Alphonse Maria Mucha (1860 – 1939) was the artist at the forefront of the Art Nouveau movement.
Art Nouveau was very popular during the 1920’s and had a revival in the 1960’s and Alphonse Mucha pictures are still popular today.
Art Nouveau came into being to modernise design from the historical style that up to this time had been popular. Mucha drew inspiration from geometric forms and elegant designs that often resembled the stems and blossoms of plants.
The design and pattern often took precedence over colour and it wasn’t unusual for the work to be done in muted colours of greens, blues, yellows and brown.
Alphonse Mucha was famous for his commercial posters which had a wide audience and are still very popular today. Women were often depicted in his work in a decorative form surrounded with floral or design elements and hand-crafted typefaces.
Art Nouveau went against the prevailing trend
At the time Mucha was producing his art, the world was a very masculine place so his work went against the trend. All his females were shown in very soft poses with soft lines that were in complete contrast to the art of the day.
This style of work came into being by chance when he was given a last minute commission in 1894 to design a poster for a production of Gismonda starring the world-famous actress, Sarah Bernhart. The resulting image caused a stir and resulted in Mucha becoming an overnight sensation.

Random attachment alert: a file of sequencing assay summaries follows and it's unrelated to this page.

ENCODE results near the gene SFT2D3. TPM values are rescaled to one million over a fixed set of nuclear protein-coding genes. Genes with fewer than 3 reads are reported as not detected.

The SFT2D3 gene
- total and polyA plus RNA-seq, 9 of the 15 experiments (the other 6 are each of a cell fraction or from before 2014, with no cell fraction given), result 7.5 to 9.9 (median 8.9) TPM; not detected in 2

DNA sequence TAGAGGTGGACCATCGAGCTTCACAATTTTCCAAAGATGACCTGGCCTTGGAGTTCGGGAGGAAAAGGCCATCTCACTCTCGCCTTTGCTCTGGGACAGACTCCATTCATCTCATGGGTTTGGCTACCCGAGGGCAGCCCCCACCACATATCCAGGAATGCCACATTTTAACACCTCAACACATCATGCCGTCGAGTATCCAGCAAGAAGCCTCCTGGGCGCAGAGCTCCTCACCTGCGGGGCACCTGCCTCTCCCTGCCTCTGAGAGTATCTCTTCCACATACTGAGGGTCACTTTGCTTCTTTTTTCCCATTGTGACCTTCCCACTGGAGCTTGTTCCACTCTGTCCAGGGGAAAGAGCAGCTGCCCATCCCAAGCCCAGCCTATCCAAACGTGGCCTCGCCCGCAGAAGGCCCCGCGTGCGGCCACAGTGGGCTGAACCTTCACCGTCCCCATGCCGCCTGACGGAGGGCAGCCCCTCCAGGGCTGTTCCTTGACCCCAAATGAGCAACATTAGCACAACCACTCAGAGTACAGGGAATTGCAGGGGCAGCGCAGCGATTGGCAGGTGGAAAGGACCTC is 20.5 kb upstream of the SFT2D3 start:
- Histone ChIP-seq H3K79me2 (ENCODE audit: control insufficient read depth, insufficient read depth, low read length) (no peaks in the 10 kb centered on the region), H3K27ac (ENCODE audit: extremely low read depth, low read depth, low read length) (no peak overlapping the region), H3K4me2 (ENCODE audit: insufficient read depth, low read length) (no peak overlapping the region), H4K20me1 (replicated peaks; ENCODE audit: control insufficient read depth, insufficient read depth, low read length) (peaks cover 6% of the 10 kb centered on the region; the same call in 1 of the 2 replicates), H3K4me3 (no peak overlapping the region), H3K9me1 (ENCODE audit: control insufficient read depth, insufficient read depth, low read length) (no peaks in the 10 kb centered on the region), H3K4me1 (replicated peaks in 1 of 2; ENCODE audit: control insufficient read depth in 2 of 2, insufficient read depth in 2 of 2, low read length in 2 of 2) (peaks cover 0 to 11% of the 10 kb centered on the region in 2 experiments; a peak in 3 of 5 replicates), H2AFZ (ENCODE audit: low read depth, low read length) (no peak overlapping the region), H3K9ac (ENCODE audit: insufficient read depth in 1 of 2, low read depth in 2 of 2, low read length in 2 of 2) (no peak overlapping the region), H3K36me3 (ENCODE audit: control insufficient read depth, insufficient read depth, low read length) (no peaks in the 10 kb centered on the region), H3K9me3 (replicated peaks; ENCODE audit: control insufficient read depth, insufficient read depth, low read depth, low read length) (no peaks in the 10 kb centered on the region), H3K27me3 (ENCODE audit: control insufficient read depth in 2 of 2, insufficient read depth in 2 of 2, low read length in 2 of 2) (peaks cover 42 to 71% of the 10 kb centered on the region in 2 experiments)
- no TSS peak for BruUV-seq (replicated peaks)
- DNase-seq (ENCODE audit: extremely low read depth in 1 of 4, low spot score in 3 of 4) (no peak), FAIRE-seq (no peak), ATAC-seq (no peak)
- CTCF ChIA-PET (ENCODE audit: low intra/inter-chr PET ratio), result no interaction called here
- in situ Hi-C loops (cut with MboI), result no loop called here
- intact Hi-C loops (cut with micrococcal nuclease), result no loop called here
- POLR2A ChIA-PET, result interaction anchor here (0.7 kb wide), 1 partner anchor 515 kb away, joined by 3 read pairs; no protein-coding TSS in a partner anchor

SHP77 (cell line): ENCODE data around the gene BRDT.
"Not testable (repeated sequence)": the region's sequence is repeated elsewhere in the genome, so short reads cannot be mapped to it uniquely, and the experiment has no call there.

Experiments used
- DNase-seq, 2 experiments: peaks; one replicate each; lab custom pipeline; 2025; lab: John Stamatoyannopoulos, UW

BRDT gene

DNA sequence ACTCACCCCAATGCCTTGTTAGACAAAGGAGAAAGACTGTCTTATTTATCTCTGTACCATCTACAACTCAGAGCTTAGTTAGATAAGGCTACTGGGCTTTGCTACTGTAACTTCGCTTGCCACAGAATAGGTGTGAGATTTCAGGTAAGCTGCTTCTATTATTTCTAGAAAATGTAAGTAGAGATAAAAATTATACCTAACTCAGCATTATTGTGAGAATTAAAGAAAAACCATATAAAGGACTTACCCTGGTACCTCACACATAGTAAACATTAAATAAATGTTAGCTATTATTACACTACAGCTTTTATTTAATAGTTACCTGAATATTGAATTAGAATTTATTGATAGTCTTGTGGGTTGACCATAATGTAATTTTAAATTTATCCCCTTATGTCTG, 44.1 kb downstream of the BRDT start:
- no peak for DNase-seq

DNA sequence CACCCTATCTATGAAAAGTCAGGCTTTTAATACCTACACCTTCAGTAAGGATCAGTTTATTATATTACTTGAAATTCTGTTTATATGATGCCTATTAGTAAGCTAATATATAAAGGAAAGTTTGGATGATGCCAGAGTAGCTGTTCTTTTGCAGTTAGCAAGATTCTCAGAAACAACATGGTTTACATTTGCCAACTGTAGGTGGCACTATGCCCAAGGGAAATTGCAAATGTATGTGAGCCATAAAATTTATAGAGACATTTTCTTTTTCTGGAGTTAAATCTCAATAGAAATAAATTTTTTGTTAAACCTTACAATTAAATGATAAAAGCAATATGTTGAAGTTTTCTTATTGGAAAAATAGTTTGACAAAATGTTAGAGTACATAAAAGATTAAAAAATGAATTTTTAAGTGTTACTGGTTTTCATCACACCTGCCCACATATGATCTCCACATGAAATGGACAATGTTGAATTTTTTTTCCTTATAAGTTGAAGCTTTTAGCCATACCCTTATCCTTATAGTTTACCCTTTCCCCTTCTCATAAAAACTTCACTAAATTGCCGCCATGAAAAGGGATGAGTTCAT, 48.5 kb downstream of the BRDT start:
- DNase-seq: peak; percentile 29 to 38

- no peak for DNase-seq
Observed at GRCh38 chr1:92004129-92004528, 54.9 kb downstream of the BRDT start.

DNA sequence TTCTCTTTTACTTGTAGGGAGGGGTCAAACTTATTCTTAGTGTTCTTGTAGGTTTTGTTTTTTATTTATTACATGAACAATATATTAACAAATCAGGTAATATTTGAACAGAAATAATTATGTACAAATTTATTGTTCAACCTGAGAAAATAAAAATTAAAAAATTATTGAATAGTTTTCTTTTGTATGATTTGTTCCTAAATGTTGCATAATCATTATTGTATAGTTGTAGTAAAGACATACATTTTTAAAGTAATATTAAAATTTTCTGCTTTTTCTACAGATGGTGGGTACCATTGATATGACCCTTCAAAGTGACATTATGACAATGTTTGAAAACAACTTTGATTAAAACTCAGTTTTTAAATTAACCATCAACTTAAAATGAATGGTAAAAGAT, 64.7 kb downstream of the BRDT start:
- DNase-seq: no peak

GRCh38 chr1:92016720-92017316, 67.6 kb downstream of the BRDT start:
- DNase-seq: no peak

From then on Poster designs and this form of art became Mucha’s remit and he produced many designs for company’s and for the public at large. He didn’t just concentrate on posters but also turned his hand to jewellery, set design, photography, interiors and sculptures.
It is rather ironic that the poster for Gismonda was to define his work for the future. A style that he spent his career trying to distance himself from.
A Passion for his homeland
His real passion was for his homeland Czechoslovakia. His devotion to his homeland was conveyed through pieces like The Slav Epic (which took him over 15 years to complete) and his dedication in portraying what he believed were the cornerstones of humanity – Reason, Wisdom & Love. These three things were depicted in a triptych named after the three which sadly was never finished.
This body of work was more important to him than the posters he became famous for, but he could never shrug off this mantle and will always be remembered for his Art Nouveau posters.
At the time of his death, his style was considered outdated and even in his own country, the authorities were not interested in Mucha. His son, Jiri, devoted much of his life in promoting his father’s work but it wasn’t until fairly recently that an Alphonse Mucha museum appeared in Prague, run by his grandson, John Mucha.